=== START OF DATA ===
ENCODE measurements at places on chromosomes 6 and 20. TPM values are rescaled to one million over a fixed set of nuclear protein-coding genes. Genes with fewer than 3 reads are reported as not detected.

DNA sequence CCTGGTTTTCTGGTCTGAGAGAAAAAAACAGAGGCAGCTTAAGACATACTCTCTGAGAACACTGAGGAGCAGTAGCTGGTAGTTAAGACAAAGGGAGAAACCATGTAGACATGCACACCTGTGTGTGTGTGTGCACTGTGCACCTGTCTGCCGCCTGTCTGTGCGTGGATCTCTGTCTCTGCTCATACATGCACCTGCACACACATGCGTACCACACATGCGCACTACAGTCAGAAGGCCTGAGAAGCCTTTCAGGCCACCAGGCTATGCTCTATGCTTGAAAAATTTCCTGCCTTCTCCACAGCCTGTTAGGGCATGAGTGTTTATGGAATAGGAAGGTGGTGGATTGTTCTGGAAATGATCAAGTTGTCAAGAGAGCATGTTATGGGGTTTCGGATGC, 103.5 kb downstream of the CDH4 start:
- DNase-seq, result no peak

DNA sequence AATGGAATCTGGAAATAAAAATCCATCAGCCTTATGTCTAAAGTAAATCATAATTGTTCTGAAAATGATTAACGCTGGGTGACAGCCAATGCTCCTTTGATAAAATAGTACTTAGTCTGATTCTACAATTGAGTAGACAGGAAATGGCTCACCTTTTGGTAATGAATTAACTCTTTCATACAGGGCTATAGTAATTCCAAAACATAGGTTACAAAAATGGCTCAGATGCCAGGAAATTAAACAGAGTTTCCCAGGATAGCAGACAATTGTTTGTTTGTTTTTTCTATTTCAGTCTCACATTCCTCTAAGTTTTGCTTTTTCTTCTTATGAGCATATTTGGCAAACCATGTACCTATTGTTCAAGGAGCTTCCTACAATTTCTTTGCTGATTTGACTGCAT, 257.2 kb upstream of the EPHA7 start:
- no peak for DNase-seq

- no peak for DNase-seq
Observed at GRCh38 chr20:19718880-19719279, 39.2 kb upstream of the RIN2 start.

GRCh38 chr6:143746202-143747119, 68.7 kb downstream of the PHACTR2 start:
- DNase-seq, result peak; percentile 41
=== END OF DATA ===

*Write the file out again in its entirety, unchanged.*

ENCODE measurements at places on chromosomes 6 and 20. TPM values are rescaled to one million over a fixed set of nuclear protein-coding genes. Genes with fewer than 3 reads are reported as not detected.

DNA sequence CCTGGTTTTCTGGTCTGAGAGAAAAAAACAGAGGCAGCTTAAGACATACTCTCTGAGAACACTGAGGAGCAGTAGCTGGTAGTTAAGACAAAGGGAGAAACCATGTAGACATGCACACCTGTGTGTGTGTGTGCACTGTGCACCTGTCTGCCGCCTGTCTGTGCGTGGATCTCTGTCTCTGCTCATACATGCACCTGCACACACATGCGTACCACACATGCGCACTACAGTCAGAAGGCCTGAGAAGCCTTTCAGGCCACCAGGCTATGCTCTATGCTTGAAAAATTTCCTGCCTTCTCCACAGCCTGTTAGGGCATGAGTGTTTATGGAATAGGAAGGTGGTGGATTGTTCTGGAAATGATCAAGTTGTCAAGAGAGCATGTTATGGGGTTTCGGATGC, 103.5 kb downstream of the CDH4 start:
- DNase-seq, result no peak

DNA sequence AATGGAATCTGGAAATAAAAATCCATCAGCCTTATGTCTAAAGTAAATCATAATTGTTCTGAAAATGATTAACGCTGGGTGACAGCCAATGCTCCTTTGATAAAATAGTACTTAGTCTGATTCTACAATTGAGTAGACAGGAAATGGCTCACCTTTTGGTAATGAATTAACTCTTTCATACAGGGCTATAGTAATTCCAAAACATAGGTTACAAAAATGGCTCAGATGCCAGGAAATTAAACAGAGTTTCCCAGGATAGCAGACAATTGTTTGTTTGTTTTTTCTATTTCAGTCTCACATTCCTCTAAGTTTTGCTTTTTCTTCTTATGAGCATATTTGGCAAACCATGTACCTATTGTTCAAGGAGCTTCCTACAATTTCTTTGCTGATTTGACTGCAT, 257.2 kb upstream of the EPHA7 start:
- no peak for DNase-seq

- no peak for DNase-seq
Observed at GRCh38 chr20:19718880-19719279, 39.2 kb upstream of the RIN2 start.

GRCh38 chr6:143746202-143747119, 68.7 kb downstream of the PHACTR2 start:
- DNase-seq, result peak; percentile 41